Furthermore, workers in India (60%) and China (56% ) are the most excited about AI, followed by the UAE (44%), Singapore (41%), Brazil (32%), Australia/New Zealand (26%), Japan (25%), the US (22%), UK (20%) and France (8%).

“AI is a use case scenario and the project is a journey and it gets better over a period of time by reading and analysing the data. The impact of AI at work is only just beginning and organisations need to focus on simplifying and securing AI at work or risk being left behind,” he said.

Apple AirPort Utility App Receives an Update for iOS 13 Compatibility

Apple AirPort Utility App Receives an Update for iOS 13 Compatibility

Apple stopped making its AirPort base stations back in 2018 and, as a result, hadn't posted an update to the AirPort Utility app on iOS until now. After iOS 13 released in September this year, AirPort users have been complaining about the utility app crashing now and then after updating to iOS 13. Apple's latest update to the AirPort Utility app makes it iOS 13 compatible along with other general enhancements.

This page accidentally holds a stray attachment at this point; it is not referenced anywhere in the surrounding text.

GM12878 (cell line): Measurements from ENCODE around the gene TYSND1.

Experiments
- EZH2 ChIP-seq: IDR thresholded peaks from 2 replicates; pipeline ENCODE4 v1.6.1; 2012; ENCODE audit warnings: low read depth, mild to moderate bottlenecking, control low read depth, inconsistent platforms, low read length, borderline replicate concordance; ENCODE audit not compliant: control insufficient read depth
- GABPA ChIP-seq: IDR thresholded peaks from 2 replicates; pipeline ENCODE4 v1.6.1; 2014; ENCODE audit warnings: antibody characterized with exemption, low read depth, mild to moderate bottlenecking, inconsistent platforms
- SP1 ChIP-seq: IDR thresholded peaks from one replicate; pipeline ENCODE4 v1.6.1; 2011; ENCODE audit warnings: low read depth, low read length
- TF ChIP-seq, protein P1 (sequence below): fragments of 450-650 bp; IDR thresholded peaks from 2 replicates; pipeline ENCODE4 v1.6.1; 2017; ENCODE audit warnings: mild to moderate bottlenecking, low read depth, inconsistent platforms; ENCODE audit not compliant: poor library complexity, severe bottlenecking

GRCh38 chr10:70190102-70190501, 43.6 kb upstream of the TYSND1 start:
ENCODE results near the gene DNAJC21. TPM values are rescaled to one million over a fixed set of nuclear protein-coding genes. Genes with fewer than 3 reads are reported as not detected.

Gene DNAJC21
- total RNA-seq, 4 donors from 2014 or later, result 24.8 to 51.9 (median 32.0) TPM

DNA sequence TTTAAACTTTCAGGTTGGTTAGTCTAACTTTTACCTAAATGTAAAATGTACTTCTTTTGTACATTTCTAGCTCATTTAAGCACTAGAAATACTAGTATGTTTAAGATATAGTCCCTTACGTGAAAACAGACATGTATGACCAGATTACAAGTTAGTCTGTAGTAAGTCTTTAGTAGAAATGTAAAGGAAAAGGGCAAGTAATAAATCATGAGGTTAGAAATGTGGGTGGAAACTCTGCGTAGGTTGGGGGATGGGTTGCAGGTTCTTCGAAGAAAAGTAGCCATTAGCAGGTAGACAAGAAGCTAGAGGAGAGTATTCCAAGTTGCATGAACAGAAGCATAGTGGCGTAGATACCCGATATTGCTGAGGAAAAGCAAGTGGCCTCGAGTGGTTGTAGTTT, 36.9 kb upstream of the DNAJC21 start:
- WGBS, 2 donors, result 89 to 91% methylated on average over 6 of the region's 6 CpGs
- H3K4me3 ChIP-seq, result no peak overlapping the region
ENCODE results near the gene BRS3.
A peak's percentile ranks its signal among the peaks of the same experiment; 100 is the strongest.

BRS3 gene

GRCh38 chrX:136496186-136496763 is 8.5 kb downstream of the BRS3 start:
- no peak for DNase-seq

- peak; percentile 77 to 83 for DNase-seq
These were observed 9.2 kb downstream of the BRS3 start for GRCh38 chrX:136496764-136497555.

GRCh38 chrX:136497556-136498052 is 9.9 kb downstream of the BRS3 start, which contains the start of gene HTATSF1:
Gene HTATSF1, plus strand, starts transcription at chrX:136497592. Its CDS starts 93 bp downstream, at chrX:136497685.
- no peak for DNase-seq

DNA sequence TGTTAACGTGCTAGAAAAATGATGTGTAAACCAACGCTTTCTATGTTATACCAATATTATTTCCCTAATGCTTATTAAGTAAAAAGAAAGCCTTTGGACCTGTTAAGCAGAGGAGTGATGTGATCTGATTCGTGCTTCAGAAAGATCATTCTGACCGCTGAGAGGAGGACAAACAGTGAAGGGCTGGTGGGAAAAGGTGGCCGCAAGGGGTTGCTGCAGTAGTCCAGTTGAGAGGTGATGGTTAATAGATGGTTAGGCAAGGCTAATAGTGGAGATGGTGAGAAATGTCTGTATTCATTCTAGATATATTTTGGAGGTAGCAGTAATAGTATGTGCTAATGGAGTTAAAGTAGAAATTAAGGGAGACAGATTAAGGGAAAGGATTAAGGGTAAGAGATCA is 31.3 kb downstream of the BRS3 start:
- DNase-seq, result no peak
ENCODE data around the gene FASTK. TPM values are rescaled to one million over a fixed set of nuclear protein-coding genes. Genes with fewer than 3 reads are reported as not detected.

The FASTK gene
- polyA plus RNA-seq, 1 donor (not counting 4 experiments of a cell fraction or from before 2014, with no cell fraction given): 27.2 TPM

Apple's AirPort hardware users have been reporting stability issues ever since iOS 13 was rolled out. Recent iOS 13 updates didn't seem to fix the issue. With the latest update, AirPort Utility seems to be working well for most users.

According to Apple's release notes for the AirPort Utility app (version 1.3), the update includes 'general stability and security improvements'. Apple hasn't listed any details about specific updates though. The utility app was earlier updated in September last year.

After putting an end to making new AirPort hardware, Apple had pushed a firmware update for its AirPort Express base stations that included support for AirPlay 2 back in August last year. In May this year, Apple released a fresh AirPort firmware update which included a bunch of security fixes and followed it up with more security updates for the AirPort base station and Time Capsule (802.11n models) in June.

At the time of discontinuing its AirPort wireless routers, Apple had recommended users to switch to mesh networking-based wireless routers for users looking to cover larger areas. Apple had stopped updating its AirPort lineup as far back as 2013, but continued to sell remaining stocks after announcing its plans to discontinue the products in 2018.